Friday, July 9, 2010

Day 9: Day Trip to Winchester

Getting to Winchester when one is staying near Waterloo is really just as simple as popping into the train station, getting a return ticket, and choosing any of the number of trains headed that direction. That's exactly what I did Friday morning.

After the hour-long journey to Winchester, I followed my map to the Great Hall of what was once Winchester Castle. The fact that I followed my map is rather funny because a) there are signs on nearly every streetcorner pointing to locations of interest, and b) how does a person miss something as big, stone, and grand as a Great Hall?

Winchester Castle was built by William the Conqueror after his conquest of England in the Battle of Hastings, 1066. The Great Hall, which stands to this day as it did from the start, was build under the kingship of Henry III in 1220s-1230s. King Henry wanted a great hall, see, because Winchester Castle was the royal residence; London, what?, when you've got lovely Winchester! Thus the large and majestic structure that stands today.

On one end wall of the Great Hall hangs King Arthur's Round Table.

Carbon dating places the construction of the table at the 13th or early 14th century. The table is painted with the figure of Arthur at the top, and the names of his knights at seats around the table. Inside is the Tudor Rose, depicted because is was during the reign of Henry VIII that the table was actually painted.

Through a back doorway of the Great Hall is Queen Eleanor's Garden, a rather recent endeavor by the people of Hampshire to create in the space a garden like what would have been there in the castle's heyday. All of the plants would have been found in gardens from the time period, and the ivy-covered walk likewise would have been enjoyed by the queens living in the castle.

From the Great Hall to Winchester Cathedral is an easy walk along the High Street, where it happens to be rather easy to get distracted by the shopping (whoops!). Luckily, the High Street is also a great place to get a quick takeaway lunch. I grabbed a chicken and veg pasty and headed to the shaded grounds surrounding the Cathedral, taking it all its glory as I lunched.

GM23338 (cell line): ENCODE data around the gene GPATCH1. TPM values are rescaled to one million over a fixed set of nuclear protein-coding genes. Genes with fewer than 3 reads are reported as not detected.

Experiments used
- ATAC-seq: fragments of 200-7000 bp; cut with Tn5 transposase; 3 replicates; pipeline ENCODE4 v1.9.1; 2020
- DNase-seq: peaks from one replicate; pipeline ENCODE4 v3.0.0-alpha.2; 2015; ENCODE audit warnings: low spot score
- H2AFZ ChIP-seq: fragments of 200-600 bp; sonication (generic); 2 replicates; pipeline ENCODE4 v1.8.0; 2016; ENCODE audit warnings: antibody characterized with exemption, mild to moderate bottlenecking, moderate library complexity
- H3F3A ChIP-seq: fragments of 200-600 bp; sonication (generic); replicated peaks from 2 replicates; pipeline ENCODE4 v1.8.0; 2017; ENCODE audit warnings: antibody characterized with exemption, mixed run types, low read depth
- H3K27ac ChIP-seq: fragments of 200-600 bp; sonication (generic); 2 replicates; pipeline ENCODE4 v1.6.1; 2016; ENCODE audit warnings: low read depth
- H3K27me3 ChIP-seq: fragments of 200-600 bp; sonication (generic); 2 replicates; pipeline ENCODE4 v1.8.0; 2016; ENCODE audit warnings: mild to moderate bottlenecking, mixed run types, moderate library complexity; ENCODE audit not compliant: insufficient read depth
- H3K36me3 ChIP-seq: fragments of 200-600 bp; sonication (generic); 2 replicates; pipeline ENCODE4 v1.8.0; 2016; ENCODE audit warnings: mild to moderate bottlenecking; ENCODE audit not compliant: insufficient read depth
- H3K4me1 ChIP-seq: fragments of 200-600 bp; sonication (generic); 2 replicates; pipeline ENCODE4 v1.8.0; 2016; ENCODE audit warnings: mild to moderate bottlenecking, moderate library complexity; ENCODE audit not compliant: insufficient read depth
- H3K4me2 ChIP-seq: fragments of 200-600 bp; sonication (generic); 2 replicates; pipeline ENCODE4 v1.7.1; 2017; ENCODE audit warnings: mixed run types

The main draw for me to Winchester Cathedral, if we're being completely honest, was that Jane Austen is buried there. As a matter of fact, so many people pilgrimage to the Cathedral that they recently opened a permanent exhibition on the authoress.

I was taken aback by all of the other amazing things to see in the Cathedral as well, though. I was incredibly drawn to the large stained-glass window at the entrance front of the building. The original designs were destroyed by fighting during Cromwell's reign, and the window that visitors now see is made entirely from pieces of glass found around the Cathedral following that destruction. As such, there is no specific pattern or form:

Also of definite interest were the Morley Library and the Winchester Bible. This multi-volume bible was commissioned by the Bishop of Winchester, and it was created sometime between the years 1160-1175. A single monk at Winchester wrote the Vulgate text; it took him between 5-6 years to complete the 1000+ pages. Many the of vellum pages also have colorful major initials and illustrations, which were done in bright red, green, purple, lapis lazuli, and gold leaf by at least 5 traveling artists. That such a beautiful book could survive so many centuries in such amazingly good condition is rightly something the Cathedral should boast and share.

As I was perusing the rest of the Cathedral and making my way through the Austen exhibit, the Bournemouth Symphony Orchestra was rehearsing for their evening concert in the space. I cannot adequately express how glad I am that I happened to be visiting the Cathedral during this rehearsal; the triumphant sounds of Wagner soaring through the whole Cathedral space really added something profound to the whole experience.

From there I walked over to the Winchester Discovery Centre, the town public library. I spent a solid bit of time checking that out, including their exhibit by artist Jon Burgerman, before heading back toward the train station to make my way back to Waterloo. After a relaxing train ride, I spent the rest of my evening doing laundry, having Indian food, and reading. Oh, what a wonderfully pleasant day! I highly recommend Winchester to visitors to England looking for something to do outside any of the most major cities.

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